This trip didn’t go a whole lot better. The Packer offense was again shut down, not scoring until midway through the fourth quarter. The defense made red zone stops—a lot of them, as Dallas’ steady offensive drives resulted in seven field goals. The final was 21-6 and it didn’t feel even that close.

Green Bay was 8-3 and still had a two-game lead over Minnesota, who had faded to 6-5. The Packers were still atop the NFC overall, with the tiebreaker on the 49ers, also at 8-3. The up-and-coming Carolina Panthers, along with the Cowboys, were 7-4.

The standings weren’t the problem. The problem was that Green Bay had just looked utterly helpless in its two biggest games of the year. A full-scale fire alarm was going throughout the state of Wisconsin as the Packers prepared to go to St. Louis and play the mediocre Rams on Sunday Night Football.

For one half, the nightmare continued and Green Bay trailed 9-3. They couldn’t run the ball. Favre couldn’t get the ball down the field. But defensive back Doug Evans stepped up with a big Pick-6 in the third quarter that turned the tide. The Packers steadily pulled away to win 24-9.

A 28-17 home win over the Bears wasn’t particularly inspiring, although Freeman had a huge day with 156 yards receiving on ten catches. Desmond Howard also showcased the punt return skills that were about to make him famous with a 75-yard return to the house. The Packers were 10-3 and set to host the 11-1 Denver Broncos.

The game was hyped as a Super Bowl preview, with each team holding pole position for the #1 seed in their respective conferences. As it turned out, that forecast was one year ahead of schedule when the Broncos flamed out in the playoffs. And this early afternoon kick had the steam taken out of it when John Elway didn’t play.

Freeman again went off, catching nine passes for 175 yards and three touchdowns. The Packers led 13-3 at the half and then took off, winning 41-6. The victory clinched the NFC Central and at least the #3 seed in the playoffs.

Now they needed to wrap up a first-round bye and a visit to Detroit was next. Desmond took a punt 92 yards to the house. Favre went 16/25 for 240 yards and spread the ball around. The Packer defense held Sanders to 78 yards and an easy 31-3 win locked up at least the 2-seed.

One more hurdle to secure homefield all the way through and it was a revenge date with the Vikings. The game was tied 10-10 at the half, but Green Bay completely took over the second half. They won the rush yardage battle 233-49, with 109 yards from Bennett. Favre went 15/23 for 202 yards, three touchdowns and no mistakes. All three scoring passes came in the second half. The Packers blew out the playoff-bound Vikes 38-10 and wrapped up the 1-seed in the NFC bracket.

San Francisco had gone 12-4, but was edged out by Carolina in the NFC West. So the 49ers went the wild-card route and that brought them to Lambeau on a wet and muddy day that began Divisional Round Weekend.

It was Desmond time. He took a punt at his own 29-yard line and went the distance for the game’s first points. The Packers took a 21-0 lead. In the conditions and with the league’s best defense behind him, Favre played it close to the vest—a high-percentage 11/15, but only for 79 yards. San Francisco made it interesting at 21-14. But Favre steered clear of mistakes, while 49er counterpart Elvis Grbac threw three picks. Bennett keyed a 139-68 rush yardage edge. Green Bay scored two more TDs and pulled back away, 35-14.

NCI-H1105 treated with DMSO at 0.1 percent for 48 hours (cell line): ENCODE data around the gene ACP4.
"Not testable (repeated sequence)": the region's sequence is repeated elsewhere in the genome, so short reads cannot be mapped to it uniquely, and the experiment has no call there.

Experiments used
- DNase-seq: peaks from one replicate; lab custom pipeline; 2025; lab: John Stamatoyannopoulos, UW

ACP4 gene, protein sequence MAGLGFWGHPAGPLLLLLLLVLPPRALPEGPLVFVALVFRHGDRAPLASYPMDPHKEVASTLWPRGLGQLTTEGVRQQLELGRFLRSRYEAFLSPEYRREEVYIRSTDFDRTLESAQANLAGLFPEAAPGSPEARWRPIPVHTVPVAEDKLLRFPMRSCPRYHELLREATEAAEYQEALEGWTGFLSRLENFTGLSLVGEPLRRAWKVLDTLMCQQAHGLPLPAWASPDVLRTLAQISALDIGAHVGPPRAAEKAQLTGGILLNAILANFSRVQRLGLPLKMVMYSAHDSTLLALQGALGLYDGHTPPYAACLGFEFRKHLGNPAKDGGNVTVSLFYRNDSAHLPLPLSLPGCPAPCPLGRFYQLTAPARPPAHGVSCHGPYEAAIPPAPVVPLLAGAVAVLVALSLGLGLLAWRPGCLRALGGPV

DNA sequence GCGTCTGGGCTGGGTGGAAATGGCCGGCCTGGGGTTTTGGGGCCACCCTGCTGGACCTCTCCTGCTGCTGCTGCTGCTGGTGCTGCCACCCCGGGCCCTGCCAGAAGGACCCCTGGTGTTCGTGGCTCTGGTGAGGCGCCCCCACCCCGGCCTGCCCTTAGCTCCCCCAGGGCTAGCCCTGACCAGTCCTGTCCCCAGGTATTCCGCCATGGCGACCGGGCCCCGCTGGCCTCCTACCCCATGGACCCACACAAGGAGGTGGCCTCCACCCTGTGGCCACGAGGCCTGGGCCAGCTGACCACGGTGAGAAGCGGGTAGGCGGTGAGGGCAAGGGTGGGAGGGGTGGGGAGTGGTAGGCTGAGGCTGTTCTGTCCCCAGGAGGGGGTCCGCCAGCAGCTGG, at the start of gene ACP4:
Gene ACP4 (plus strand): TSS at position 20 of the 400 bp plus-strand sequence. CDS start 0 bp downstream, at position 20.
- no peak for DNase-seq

The Packers were hungry for Dallas to come north, but the Green Bay faithful didn’t get their wish. The Panthers had grabbed the 2-seed and beat the Cowboys on Sunday. Playing Carolina, a franchise in their second year of existence, didn’t exactly have the same marquee value as going through Dallas would. But when you haven’t been to a Super Bowl in nearly three decades, there’s only so much room for getting fussy about your path.

The NFC Championship Game kicked off shortly after noon local time the following week. Carolina went up 7-0. Favre answered with a 29-yard touchdown pass to Levens. Even though the Panthers briefly took a 10-7 lead, the Packer offense had found something with Levens. He ran for 88 yards and caught five balls for 117 yards. Bennett rushed for 99 yards and Green Bay outrushed Carolina 201-45.

If the Panthers couldn’t control the line of scrimmage, they weren’t going to win. Favre threw a short TD pass to Freeman. Green Bay was up 14-10 at the half and they took over the second half, pulling away to a 30-13 win.

To a modern generation of New England Patriots fans, the Super Bowl seems like a birthright. That wasn’t the case in 1996. The Patriots were making just their second appearance on the biggest stage in American sports and they had never won a title. Green Bay was a hefty 14-point favorite.

A snowstorm blanketed most of Wisconsin on Super Bowl Sunday. I was living in Milwaukee at the time and the streets were silent during the hours of game time.

Favre came out of the chute with a 54-yard deep post to Andre Rison for a touchdown. The ensuing highlight of the quarterback running downfield with his helmet off, filled with exuberance, would become a staple of his highlight montages in years to come.

But the Patriots, with Drew Bledsoe at quarterback and Curtis Martin in the backfield, had a response. They were ahead 14-10 by the second quarter. Favre went back to the long ball and hit Freeman on an 81-yard touchdown pass. The quarterback later ran in from two yards for another touchdown. Green Bay was up 27-14 at the half.

New England cut the margin to 27-21 in the third quarter. Just when the game was ready to get interesting, Desmond Howard took matters into his own hands. He brought the kickoff all the way back. The two-point conversion made the score 35-21. With the defense intercepting Bledsoe four times and White sealing his legacy with three sacks, that score stood up.

Favre went 14/27 for 246 yards, the two long touchdowns and no mistakes. He should have been named the game’s MVP, although Howard getting the honor for his special teams work wasn’t a bad choice.

The Vince Lombardi Trophy was finally going back home. The Green Bay Packers were back on top.